Jesse Ventura, Castro’s man of courage

NEW YORK — “I can only judge Fidel by the hour I spent with him,” renowned conspiracist theorist Jesse Ventura told The Daily Caller in the empty lobby restaurant of his New York City hotel in mid-September.

“And I will tell you this about Fidel. He had the most unique — I will always remember his handshake. Always. And I’ve shaken how many hands? But I will always remember his.”

“He winds up. When he met me he cocks his hand up and he thrusts it down to you,” the former Minnesota governor explained with palpable excitement in his voice.

“And I’ll tell you what he first said to me. The first thing out of Fidel Castro’s mouth to me, he looked me right in the eye and said, ‘You’re a man of great courage.'”

TheDC’s interview with Ventura was supposed to be about his new book, “DemoCRIPS and ReBLOODlicans: No More Gangs in Government,” but the plurality of the nearly 90 minutes seemed to focus on Cuba. Early in the interview TheDC asked the former Navy SEAL and professional wrestling caricature why he was more willing to believe Fidel Castro, who was until recently the inhumane dictator of the island nation, than the flawed but open and democratic American government?

“Fidel runs a very inhumane — how do you know that?” he asked incredulously. “They have the highest health care of any Latin American country. … What has he done that’s inhumane?”

Castro ran — and his brother now runs — a freedomless despotism, Jesse! By definition, that’s inhumane, TheDC argued.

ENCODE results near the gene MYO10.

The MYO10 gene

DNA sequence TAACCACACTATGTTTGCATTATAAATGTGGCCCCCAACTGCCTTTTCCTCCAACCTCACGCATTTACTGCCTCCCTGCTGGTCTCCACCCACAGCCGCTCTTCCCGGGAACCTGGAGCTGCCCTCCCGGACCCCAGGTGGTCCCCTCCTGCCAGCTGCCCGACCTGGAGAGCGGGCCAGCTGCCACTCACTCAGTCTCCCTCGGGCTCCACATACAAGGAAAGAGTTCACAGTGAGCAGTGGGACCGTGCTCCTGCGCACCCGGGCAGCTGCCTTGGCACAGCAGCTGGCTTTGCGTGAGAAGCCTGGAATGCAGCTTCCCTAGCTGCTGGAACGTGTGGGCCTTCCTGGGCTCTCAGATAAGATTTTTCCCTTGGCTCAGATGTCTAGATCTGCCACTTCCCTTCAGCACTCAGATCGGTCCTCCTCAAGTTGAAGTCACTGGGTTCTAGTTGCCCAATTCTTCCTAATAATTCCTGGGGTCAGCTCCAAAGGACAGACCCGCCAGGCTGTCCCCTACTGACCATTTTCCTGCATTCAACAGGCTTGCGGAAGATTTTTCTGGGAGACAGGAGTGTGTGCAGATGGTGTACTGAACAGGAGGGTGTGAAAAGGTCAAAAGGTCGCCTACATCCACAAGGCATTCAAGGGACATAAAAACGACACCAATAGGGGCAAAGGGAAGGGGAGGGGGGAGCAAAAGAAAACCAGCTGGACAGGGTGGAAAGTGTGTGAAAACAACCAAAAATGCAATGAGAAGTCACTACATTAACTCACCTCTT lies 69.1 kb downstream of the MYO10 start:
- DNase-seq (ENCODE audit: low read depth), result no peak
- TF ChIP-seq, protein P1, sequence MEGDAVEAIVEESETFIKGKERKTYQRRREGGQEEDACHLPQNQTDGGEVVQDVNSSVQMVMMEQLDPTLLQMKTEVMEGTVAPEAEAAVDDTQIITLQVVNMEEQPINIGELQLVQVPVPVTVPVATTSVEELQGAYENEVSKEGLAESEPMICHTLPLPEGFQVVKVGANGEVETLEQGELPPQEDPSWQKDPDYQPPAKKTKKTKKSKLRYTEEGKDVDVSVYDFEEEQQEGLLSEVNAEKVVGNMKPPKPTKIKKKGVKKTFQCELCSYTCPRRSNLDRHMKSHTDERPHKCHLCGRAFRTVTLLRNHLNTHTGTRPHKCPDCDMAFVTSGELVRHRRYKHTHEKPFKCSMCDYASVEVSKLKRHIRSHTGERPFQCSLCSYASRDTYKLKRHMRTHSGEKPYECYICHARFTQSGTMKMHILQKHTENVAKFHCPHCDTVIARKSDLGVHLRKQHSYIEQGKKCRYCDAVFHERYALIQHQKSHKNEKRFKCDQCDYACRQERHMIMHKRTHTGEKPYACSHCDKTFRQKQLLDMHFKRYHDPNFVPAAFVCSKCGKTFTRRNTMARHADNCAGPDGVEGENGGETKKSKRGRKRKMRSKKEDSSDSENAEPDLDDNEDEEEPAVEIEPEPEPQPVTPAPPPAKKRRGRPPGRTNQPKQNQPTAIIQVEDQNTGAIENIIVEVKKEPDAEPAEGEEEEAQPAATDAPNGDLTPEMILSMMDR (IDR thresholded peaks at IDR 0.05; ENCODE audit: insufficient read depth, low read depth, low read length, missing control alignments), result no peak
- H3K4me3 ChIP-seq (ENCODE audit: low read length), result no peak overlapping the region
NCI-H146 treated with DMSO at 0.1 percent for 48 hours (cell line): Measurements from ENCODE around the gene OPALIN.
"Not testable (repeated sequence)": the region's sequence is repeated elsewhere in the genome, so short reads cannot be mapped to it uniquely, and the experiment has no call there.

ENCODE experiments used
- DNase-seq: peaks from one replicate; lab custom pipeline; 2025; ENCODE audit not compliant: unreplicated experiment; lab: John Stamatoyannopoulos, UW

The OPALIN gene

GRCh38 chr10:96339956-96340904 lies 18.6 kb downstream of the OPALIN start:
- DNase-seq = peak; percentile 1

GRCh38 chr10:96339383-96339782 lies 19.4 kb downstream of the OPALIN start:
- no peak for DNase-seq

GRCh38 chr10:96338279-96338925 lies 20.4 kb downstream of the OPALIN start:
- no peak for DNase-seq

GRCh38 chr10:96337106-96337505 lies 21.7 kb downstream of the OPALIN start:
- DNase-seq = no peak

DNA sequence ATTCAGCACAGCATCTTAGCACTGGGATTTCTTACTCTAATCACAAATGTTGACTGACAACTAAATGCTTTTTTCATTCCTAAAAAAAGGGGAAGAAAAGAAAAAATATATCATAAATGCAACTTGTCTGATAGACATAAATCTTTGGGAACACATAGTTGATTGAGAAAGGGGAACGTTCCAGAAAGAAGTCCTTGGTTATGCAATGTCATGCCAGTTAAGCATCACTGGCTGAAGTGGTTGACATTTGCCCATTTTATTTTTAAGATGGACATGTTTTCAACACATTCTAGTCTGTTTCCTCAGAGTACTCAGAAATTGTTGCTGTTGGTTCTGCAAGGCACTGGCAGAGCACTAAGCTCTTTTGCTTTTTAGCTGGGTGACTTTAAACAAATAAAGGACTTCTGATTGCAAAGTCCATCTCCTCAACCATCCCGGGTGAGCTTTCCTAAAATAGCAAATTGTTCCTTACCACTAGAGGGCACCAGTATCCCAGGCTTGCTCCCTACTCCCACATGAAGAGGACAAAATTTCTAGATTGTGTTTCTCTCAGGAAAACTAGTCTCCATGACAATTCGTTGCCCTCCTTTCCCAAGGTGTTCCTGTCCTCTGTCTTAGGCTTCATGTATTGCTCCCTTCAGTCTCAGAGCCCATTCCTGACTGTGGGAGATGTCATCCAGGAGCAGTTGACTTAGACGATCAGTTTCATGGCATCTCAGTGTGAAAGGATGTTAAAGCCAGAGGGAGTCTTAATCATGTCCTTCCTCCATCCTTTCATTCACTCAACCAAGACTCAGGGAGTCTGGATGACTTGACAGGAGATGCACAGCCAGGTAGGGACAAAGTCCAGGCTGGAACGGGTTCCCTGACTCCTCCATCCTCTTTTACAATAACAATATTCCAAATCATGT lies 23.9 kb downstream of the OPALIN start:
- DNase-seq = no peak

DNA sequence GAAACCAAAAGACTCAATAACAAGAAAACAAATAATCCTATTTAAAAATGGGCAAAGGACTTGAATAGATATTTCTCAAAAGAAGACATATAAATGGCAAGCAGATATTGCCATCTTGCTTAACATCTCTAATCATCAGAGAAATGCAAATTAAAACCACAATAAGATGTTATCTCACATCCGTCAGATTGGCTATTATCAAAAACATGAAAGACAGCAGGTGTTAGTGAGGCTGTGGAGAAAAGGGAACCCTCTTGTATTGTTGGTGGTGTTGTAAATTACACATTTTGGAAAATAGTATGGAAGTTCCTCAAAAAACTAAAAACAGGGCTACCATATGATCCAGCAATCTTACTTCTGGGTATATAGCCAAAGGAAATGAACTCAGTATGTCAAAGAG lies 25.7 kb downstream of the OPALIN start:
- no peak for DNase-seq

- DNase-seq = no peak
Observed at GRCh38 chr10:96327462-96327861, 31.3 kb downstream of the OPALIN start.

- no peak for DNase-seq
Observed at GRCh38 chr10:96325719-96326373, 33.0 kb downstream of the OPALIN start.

“Wait a minute, that’s Communism,” he protested. “It’s a different form a government.”

Does Ventura, who sometimes claims he’s a libertarian, not have a problem with Communism?

“Communism is what it is,” he said. “I don’t support Communism. I don’t like that type of government.”

Contradicting himself, as he did on more than one occasion during the interview, he then claimed that Communism may actually be the best political system.

“The Communism of Karl Marx would probably be actually the best for everybody as a whole,” he explained. “But what he didn’t figure into was human nature and that’s what corrupts it.”

(Later in the interview, he told TheDC that he “should be rewarded for my time and effort” working on his book. Go figure.)

Thirty minutes in, TheDC was ready to call it a day, with all its questions asked and sort of answered. But something was bothering Ventura: the Cuba question.

“That’s it. That’s all you wanted from me,” he said with his arms crossed as TheDC reached out to shake his hand and end the interview. “I find you stimulating because, you know, you’re quite confrontational.”

He then got to what was on his mind: “I find it interesting how you’ll make loops to somehow you think I like Cuba better than here.”

Just listen to the tape. It doesn’t lie.

“Well I don’t know Cuba,” he said, before telling the fawning anecdote about Fidel’s handshake and how Fidel immediately recognized him as a courageous man.

Ventura seems not to know a lot about many countries, particularly those most threatening to the U.S. and with the world’s worst human rights records.

How about North Korea and Iran? Not a problem?

“They are what they are. Is it our job to change them?”

How about at least express the hope that they will one day enjoy the same liberties we have?

“Not all of what we got. We don’t have freedom. You think you have freedom?”